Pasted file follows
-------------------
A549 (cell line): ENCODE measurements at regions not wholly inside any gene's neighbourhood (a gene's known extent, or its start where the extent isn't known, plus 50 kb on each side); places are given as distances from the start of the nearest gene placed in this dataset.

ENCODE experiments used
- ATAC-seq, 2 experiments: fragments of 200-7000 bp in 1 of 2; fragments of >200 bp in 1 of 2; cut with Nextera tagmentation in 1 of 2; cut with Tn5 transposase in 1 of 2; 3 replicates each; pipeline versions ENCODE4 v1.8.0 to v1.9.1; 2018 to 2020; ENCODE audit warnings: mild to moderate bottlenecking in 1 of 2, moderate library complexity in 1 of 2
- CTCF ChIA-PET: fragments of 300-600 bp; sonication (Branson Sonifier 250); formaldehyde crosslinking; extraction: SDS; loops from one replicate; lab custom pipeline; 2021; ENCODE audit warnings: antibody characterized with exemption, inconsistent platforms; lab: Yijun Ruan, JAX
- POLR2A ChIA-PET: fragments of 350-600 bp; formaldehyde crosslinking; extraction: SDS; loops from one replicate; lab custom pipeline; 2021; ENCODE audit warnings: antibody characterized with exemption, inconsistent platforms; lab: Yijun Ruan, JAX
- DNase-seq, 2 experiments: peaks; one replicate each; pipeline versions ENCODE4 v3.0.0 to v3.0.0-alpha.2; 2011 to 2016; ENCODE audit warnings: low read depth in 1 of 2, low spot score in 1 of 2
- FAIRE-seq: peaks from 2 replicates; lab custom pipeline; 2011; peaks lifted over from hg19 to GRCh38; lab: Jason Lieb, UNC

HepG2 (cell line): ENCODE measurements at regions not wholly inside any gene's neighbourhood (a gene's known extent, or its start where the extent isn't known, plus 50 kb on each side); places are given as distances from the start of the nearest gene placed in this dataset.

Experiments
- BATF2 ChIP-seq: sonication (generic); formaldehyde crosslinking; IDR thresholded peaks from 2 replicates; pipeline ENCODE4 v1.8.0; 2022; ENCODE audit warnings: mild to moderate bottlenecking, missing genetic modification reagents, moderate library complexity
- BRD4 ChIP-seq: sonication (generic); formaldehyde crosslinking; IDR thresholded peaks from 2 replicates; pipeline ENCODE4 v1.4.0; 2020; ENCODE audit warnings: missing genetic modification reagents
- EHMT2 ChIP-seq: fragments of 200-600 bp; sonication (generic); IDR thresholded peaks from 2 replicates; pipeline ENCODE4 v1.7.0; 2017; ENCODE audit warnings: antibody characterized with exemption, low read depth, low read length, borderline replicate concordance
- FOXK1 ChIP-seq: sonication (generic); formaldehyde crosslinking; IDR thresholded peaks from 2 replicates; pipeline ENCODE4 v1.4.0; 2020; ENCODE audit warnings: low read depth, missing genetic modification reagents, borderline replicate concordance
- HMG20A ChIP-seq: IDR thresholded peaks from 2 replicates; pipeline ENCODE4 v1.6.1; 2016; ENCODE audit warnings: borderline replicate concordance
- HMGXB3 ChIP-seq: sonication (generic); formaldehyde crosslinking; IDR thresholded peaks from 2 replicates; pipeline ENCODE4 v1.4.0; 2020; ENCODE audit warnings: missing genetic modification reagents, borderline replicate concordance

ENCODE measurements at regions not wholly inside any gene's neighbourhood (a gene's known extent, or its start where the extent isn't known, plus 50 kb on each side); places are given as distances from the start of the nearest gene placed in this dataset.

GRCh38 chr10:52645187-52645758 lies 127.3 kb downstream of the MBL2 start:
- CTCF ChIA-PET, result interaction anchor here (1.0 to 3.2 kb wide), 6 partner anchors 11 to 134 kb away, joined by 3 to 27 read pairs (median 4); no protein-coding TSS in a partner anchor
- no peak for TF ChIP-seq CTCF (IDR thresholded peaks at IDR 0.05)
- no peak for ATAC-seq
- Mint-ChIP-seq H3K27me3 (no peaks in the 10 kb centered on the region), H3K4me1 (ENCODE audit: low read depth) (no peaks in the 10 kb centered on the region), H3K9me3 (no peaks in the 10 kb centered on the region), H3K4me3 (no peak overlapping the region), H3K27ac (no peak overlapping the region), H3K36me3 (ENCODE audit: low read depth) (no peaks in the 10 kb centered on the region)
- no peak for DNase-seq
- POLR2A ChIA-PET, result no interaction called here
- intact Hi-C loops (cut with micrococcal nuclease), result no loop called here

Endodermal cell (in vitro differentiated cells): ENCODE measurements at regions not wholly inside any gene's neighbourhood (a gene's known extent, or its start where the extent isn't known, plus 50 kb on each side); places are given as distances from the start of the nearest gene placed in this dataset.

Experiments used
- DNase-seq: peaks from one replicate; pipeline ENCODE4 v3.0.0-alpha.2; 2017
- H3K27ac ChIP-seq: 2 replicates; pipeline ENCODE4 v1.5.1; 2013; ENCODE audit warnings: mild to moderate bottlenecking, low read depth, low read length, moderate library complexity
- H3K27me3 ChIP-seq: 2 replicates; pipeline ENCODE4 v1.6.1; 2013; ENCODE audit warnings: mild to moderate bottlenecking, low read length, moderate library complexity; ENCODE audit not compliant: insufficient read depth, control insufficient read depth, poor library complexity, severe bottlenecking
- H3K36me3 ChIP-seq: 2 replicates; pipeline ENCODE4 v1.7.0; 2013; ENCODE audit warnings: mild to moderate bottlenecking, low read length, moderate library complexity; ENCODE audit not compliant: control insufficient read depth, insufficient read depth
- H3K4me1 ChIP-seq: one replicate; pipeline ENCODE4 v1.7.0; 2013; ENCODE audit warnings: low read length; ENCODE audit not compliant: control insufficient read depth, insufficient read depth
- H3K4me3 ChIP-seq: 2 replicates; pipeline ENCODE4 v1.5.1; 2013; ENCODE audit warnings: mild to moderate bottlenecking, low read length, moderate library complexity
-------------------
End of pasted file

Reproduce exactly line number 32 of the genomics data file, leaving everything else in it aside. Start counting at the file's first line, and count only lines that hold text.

- H3K4me3 ChIP-seq: 2 replicates; pipeline ENCODE4 v1.5.1; 2013; ENCODE audit warnings: mild to moderate bottlenecking, low read length, moderate library complexity